• Customizing the form views for the admin plugin was alright, I managed to do what I wanted mostly, but the YAML conventions used for that were very verbose and had so much nesting… it was hard to get started.

  • There’s a built-in asset pipeline, which I didn’t use because I didn’t need it but if you use plugins that output CSS or JS code to work you will need to use it. It seems well done and useful, but asset pipelines can be a mixed blessing (losing some control over what you output, introducing a bit of complexity…).


I have just given Grav a short spin on a Windows Xampp test install. Not a pleasant experience. For starters, I had to google 30 minutes until I found I had to make a setting in OpenSSL just to open the config panel.
The admin panel seemed overloaded with options, and for some reason, following the trends of making fonts and inputs bigger and bigger. For crists sake, my 8bit Amstrad had more lines on the screen at once than this CMS… Yes, I am able to manage 1200 pixel or more, thank you.

The template and CSS in default install is a huge labyrinth in first install. For a novice, it’s next to impossible to figure out how to do simple things, even add a sub menu.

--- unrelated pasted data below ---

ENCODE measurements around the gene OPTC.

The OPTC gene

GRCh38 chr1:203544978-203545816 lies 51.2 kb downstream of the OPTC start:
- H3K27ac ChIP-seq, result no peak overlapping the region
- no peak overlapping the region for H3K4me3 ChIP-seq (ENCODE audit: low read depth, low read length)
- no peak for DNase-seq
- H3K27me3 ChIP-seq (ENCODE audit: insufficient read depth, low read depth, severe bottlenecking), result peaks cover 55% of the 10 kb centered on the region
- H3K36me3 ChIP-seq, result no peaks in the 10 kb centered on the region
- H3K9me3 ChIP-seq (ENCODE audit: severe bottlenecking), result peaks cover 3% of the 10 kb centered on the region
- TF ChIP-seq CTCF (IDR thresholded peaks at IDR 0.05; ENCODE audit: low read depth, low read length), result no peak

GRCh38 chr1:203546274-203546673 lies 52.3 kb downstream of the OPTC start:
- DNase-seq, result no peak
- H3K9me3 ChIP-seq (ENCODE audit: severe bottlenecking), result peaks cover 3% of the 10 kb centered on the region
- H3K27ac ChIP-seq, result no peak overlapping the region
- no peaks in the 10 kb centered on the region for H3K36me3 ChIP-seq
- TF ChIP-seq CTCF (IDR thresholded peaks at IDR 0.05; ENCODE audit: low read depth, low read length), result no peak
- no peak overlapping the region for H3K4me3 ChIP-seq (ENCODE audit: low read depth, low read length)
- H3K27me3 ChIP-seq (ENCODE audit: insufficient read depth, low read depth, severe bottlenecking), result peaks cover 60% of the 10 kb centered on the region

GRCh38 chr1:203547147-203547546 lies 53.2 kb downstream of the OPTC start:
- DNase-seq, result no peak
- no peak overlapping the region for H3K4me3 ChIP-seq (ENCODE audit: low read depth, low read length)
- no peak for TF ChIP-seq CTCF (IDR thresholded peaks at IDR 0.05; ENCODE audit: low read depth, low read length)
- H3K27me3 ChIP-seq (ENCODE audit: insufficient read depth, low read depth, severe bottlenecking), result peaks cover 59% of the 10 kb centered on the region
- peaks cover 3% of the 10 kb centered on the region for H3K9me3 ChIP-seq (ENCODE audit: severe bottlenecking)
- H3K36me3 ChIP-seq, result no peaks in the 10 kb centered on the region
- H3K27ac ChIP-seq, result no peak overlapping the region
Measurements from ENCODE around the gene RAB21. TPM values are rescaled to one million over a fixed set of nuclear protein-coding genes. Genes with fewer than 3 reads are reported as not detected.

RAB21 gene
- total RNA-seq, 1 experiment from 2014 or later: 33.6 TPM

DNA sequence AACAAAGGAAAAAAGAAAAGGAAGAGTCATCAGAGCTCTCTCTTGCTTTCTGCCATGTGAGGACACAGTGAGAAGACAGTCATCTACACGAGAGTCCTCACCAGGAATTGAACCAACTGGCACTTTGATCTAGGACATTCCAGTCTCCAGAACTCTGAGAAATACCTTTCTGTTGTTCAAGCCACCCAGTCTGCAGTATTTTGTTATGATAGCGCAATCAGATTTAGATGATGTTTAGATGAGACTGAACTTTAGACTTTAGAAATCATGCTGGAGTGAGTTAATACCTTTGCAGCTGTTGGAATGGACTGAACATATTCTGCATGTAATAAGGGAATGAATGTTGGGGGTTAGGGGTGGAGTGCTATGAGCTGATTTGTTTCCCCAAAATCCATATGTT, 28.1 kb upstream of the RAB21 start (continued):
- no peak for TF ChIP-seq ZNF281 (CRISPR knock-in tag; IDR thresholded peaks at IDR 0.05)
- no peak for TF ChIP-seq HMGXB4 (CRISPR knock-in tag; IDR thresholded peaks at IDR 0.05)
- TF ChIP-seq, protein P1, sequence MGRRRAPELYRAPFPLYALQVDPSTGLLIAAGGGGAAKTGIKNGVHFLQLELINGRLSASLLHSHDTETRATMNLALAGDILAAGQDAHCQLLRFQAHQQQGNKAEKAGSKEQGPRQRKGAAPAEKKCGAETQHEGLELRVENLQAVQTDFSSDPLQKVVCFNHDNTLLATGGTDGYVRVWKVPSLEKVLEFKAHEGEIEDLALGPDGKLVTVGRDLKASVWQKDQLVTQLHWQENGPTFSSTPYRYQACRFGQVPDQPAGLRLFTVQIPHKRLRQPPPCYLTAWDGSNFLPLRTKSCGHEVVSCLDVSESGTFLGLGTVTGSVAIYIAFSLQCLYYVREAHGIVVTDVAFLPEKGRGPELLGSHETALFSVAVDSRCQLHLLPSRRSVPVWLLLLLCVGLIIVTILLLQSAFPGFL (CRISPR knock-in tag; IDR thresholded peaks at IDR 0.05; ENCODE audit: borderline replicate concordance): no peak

So in short: the learning curve is too high. In that case, it’s simpler to stay with Wordpress or something similar.

Kirby does things just right, in my book. It’s flexible, yet light weight. And possible to get an overview of.

Keep up the good work!


My two cents here. We tried to use Grav on one nonprofit project where there is lot of technical people and they wanted everything to be open-source. We made the site in Grav but after some time we hit big wall and that was the admin interface.

Grav is completely fine when you use it just as rendering engine of your markdown. It has even some nice advanced features compared to kirby - defining colections of pages in content pages and especialy creating custom taxonomies.

The admin is unfortunately lacking. I mean you get all the similar fields and stuff but there is major problem when you want to limit if some template can have children pages or what kind of children templates it can use. Its because in grav admin you are putting pages into their place -> you are setting the parent of the page all the time. There is no way to go to deeper levels of the hiearchy to just see your blog folder. It also means when you have 50 blogposts and you want to create child of page alphabeticaly after your blog folder, you have to scroll through 50 blogposts because when you create page there is flat hiearchy.